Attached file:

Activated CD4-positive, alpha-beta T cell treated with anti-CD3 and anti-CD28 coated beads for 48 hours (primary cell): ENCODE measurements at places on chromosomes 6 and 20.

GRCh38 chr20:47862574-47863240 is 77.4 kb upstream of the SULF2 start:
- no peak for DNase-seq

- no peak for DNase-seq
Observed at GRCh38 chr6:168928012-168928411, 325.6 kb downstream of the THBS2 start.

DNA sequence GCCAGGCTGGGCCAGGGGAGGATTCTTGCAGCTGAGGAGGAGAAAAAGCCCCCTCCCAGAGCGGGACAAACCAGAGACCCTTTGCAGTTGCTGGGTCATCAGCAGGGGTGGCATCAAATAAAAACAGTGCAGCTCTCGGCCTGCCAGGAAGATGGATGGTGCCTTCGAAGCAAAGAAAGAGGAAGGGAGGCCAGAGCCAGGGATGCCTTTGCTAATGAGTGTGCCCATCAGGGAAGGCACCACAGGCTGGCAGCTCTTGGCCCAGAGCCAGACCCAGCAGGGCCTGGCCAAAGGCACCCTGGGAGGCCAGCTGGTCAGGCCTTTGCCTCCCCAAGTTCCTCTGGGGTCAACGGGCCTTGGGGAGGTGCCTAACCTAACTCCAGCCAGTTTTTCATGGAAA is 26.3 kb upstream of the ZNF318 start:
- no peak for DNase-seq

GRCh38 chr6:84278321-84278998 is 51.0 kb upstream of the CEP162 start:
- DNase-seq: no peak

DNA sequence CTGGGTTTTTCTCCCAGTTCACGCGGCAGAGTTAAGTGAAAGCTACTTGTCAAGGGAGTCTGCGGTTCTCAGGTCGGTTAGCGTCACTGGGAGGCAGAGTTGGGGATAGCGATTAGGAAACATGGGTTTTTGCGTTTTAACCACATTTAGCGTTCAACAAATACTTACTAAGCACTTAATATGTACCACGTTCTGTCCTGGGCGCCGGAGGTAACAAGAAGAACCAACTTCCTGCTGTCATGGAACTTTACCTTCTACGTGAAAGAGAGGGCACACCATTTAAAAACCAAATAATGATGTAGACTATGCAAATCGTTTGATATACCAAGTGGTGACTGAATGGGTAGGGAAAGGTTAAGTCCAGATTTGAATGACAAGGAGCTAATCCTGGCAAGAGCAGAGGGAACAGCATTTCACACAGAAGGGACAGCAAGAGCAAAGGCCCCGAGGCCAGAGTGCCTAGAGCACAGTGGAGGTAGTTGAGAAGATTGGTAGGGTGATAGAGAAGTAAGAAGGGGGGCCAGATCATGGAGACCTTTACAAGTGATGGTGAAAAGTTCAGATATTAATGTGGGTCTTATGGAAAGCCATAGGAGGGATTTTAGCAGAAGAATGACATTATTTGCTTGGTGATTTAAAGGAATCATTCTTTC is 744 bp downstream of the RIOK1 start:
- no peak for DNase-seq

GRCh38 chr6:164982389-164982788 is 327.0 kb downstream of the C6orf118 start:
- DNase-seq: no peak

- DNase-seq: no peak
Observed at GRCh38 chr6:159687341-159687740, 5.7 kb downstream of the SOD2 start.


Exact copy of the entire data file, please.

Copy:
Activated CD4-positive, alpha-beta T cell treated with anti-CD3 and anti-CD28 coated beads for 48 hours (primary cell): ENCODE measurements at places on chromosomes 6 and 20.

GRCh38 chr20:47862574-47863240 is 77.4 kb upstream of the SULF2 start:
- no peak for DNase-seq

- no peak for DNase-seq
Observed at GRCh38 chr6:168928012-168928411, 325.6 kb downstream of the THBS2 start.

DNA sequence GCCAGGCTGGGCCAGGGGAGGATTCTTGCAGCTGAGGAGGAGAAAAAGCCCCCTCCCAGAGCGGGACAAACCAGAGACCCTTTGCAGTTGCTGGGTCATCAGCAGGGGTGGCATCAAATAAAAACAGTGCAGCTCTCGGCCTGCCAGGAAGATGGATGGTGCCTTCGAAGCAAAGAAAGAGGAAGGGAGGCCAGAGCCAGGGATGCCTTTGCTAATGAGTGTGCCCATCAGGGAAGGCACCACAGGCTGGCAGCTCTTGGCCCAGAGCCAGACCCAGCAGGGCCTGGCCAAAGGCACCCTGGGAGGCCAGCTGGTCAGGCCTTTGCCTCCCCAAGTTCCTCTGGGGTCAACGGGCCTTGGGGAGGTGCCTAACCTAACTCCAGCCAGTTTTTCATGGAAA is 26.3 kb upstream of the ZNF318 start:
- no peak for DNase-seq

GRCh38 chr6:84278321-84278998 is 51.0 kb upstream of the CEP162 start:
- DNase-seq: no peak

DNA sequence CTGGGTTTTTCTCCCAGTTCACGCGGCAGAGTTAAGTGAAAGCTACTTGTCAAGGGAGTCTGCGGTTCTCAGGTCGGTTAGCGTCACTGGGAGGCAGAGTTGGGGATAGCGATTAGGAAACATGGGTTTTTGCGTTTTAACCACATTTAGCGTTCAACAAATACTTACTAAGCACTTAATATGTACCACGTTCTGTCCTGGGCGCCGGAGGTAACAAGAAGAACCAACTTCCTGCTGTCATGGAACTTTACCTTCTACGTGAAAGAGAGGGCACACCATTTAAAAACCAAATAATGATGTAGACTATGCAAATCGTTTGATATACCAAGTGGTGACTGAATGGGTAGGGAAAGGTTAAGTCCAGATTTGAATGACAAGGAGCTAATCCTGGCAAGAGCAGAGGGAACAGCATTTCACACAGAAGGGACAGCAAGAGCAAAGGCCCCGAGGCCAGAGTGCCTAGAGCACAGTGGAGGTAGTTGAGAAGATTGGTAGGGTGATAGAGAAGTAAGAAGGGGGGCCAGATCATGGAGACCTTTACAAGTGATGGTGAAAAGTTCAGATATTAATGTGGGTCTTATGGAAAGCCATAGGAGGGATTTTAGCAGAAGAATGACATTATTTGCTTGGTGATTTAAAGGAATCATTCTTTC is 744 bp downstream of the RIOK1 start:
- no peak for DNase-seq

GRCh38 chr6:164982389-164982788 is 327.0 kb downstream of the C6orf118 start:
- DNase-seq: no peak

- DNase-seq: no peak
Observed at GRCh38 chr6:159687341-159687740, 5.7 kb downstream of the SOD2 start.